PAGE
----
The ability to quickly identify cows performing outside a designated range triggers the staff to separate these animals for closer examination and care. Early identification of udder health problems can minimize herd health costs and influence the cow’s future production performance.

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Advanced technology in practice

• Radio Frequency Identification (RFID)
RFID has become a commonly used parlor technology to allow us to monitor individual cow performance. Whether ear tags, neck tags or leg transponders, RFID allows for more intensive management practices providing information on each animal. More easily accessible information means producers can track animals daily to identify changes over time.

• Computer software programs

Many software programs are available that interface with RFID readers, allowing more information to be downloaded and stored for analysis. Charts and graphs can be created and subsequently analyzed on a daily basis, in addition to a listing of cows that need to be checked.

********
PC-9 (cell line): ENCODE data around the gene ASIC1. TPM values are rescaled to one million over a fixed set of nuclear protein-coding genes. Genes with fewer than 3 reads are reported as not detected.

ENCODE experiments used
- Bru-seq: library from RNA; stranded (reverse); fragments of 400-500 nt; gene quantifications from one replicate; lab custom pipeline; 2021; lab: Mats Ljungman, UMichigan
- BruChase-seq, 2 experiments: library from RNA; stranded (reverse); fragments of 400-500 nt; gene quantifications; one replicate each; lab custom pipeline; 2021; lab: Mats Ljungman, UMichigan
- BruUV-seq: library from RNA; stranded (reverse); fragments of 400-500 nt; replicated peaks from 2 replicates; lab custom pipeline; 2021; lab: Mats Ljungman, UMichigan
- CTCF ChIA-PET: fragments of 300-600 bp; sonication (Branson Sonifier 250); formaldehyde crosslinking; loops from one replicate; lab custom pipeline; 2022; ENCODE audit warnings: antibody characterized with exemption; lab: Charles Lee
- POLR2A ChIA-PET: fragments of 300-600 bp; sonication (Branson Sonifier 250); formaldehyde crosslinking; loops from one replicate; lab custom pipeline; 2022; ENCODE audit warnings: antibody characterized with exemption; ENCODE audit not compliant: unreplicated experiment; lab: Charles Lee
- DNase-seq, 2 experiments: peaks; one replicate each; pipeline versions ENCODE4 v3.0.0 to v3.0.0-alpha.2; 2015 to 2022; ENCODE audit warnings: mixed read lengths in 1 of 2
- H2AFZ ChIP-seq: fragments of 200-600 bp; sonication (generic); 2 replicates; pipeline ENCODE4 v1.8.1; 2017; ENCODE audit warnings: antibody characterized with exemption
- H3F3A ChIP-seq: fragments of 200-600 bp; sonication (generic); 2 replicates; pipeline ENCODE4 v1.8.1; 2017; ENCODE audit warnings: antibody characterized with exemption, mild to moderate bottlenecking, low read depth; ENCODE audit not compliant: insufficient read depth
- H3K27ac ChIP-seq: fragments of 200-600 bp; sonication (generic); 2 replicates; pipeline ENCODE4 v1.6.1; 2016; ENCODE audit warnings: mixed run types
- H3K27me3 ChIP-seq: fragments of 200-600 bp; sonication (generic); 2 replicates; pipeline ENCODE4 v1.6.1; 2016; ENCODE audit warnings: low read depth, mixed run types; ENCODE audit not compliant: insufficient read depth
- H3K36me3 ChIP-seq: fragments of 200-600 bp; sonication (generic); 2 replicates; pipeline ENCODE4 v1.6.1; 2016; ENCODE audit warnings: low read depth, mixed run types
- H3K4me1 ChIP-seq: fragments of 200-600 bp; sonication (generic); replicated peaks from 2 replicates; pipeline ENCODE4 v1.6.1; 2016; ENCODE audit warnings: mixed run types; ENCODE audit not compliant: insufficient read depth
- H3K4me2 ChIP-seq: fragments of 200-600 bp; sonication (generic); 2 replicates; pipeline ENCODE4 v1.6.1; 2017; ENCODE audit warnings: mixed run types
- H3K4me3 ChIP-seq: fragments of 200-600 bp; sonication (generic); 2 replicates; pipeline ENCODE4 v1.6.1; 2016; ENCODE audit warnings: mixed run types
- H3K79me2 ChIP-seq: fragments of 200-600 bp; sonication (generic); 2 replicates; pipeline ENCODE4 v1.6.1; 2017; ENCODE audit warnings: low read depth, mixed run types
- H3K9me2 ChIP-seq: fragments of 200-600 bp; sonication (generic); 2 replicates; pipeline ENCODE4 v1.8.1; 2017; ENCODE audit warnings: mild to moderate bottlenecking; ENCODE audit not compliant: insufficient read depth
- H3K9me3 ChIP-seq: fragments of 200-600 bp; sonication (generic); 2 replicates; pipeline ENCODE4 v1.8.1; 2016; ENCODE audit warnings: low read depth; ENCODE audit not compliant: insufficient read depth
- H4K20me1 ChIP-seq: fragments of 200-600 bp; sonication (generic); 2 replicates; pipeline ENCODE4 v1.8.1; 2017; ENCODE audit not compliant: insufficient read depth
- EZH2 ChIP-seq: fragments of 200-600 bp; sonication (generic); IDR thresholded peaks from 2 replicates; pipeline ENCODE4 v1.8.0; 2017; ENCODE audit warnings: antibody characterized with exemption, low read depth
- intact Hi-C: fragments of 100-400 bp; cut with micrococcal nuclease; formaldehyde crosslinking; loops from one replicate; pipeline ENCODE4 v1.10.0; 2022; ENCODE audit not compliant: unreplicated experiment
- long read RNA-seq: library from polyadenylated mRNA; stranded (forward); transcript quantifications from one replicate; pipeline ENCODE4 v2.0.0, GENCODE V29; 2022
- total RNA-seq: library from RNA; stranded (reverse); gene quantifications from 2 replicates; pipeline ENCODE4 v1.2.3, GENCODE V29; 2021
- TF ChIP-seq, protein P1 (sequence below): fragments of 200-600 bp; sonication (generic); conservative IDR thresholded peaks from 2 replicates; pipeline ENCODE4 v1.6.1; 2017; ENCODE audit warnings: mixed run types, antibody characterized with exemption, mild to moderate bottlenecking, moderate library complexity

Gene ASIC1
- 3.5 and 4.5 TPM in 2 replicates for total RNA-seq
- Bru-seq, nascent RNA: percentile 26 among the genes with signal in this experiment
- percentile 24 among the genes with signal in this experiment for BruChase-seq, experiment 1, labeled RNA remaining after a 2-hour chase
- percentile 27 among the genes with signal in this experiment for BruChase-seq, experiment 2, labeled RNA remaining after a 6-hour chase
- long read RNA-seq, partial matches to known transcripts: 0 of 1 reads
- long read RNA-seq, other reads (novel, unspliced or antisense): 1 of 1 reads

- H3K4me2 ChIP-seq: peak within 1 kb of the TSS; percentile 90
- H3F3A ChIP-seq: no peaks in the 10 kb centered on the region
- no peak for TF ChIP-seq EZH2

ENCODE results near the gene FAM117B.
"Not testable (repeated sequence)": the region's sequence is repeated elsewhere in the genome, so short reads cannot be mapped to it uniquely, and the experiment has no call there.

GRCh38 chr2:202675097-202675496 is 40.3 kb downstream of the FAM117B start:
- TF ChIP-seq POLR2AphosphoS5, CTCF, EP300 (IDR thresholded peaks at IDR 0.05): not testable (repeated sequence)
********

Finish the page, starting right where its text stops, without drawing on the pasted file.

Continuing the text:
The future of parlor technology

• Robotics
The technology available today is allowing producers to consider a different approach to the milk harvest process. New technologies continue to be explored that will provide the opportunity to save labor costs and potentially improve the future of dairying. Robotic milking systems and other new potential technologies are being developed to save input costs and improve daily operations. Labor input per number of cows will continue to be a focus that will drive profits and establish important technologies to move our industry forward.

While the short-term future looks challenging today, udder health and milk quality should remain a top priority for maximized profitability. Consider how technology can lead to improvements in your dairy’s efficiency and work with your equipment dealer and assessment team to identify the best way to make such technological advancements. PD

Norm Schuring
Vice President for
GEA WestfaliaSurge